You think Excel Energy is jacking up fees, check this Sh*t out!

By Barbara Soderlin Journal staff

Black Hills Power customers pressed the utility at a forum Monday night to invest in renewable energy, cut its reliance on coal-fired power plants and avoid the 26.6 percent rate hike the company has requested from state regulatory officials.

Rapid City is full of working families who make just enough where they don’t qualify for home heating assistance, but will struggle to pay higher heating bills, resident Jenny Robertson told utility officials.

“We’re just on the cusp,” Robertson said. “This is scary for us.”

The meeting on the issue sponsored by the South Dakota Peace and Justice Center drew about three dozen people to the Mother Butler Center and was less formal than the Public Utilities Commission hearing on the same topic Nov. 24 at The Journey Museum.

In a room with a picture of Pope John Paul II on the wall, people passed around paper cups of coffee, slices of cake and a hat to collect donations.

For nearly two hours, they challenged Black Hills Power’s vice president of regulatory and governmental affairs to defend the rate increase request and answer questions about the utility’s stock prices, lobbying costs, charitable donations, conservation programs and commitment to wind power.

Kyle White gamely took questions and engaged the audience in a discussion of the economics of electricity.

He said Black Hills Power needs to increase rates to pay for a new power plant in Wyoming that serves this area, and to add infrastructure to serve a growing population of residents who are using more electricity per capita than ever to heat their bigger homes and power computers, cell phones and flat-screen televisions.

About the new coal-fired plant, White said, “It’s our lowest-cost option for continuing to provide safe and reliable service.”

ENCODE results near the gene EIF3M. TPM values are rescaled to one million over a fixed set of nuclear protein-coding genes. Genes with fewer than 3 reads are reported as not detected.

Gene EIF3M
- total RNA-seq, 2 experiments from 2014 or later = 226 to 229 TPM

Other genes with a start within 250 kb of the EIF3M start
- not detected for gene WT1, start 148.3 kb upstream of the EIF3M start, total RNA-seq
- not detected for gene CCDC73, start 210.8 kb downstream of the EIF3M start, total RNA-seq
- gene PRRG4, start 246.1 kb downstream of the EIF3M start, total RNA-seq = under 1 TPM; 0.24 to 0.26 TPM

But several in the group said the decision to rely on fuel that produces greenhouse gases is irresponsible given the link to climate change.

“I truly believe that our earth is at a critical point,” Mary Jo Farrington of Rapid City said, urging the utility to add more renewable resources like wind power to its energy portfolio.

White said that would be possible, but expensive: “We’d need a bigger increase.” The same goes for adding programs that help low-income people with their electric bill. He encouraged residents who want to save to look for ways to better insulate their homes.

White said South Dakota is not one of the states that mandate a renewable energy standard, and people should bring public policy decisions like this to their elected officials.

Jim Petersen, chairman of the Peace and Justice Center’s West River operations, encouraged the group to contact their mayor for advocacy on the rate increase and the state Legislature to push for mandates on renewable energy resources.

“These aren’t the bad guys,” Petersen said. “Our problems by and large rest in Pierre.”


#1 Ghost of Dude on 01.13.10 at 7:22 am

He encouraged residents who want to save to look for ways to better insulate their homes.

If folks are struggling to pay their electric bills, how are they going to afford to re-insulate their houses?

#2 Costner on 01.13.10 at 7:24 am

I hate to take their word for it that the increase is primarily due to the need to build a new power plant, but that might be the case.

I hate the idea of yet another coal burning plant being constructed however. I really wish we could just convince people to use nuclear energy in this area – the long term costs and so much less it isn’t even comparable.

Wind energy is great, but there are limitations and it really is only sufficient to be a backup source of energy… it will never be the primary.

#3 Costner on 01.13.10 at 7:25 am

If folks are struggling to pay their electric bills, how are they going to afford to re-insulate their houses?

I believe there is still federal tax credits available for homeowners to add insulation. That might help offset some or all of the cost.

#4 l3wis on 01.13.10 at 7:40 am

Nuclear is efficient, do it like they do in France and recycle waste and if works great.

As for insulating their homes, maybe they could do it like they did in the dust bowl days by dipping cloth in glue and flour and sticking it in the cracks of the windows. Wonder if there is a government program for that?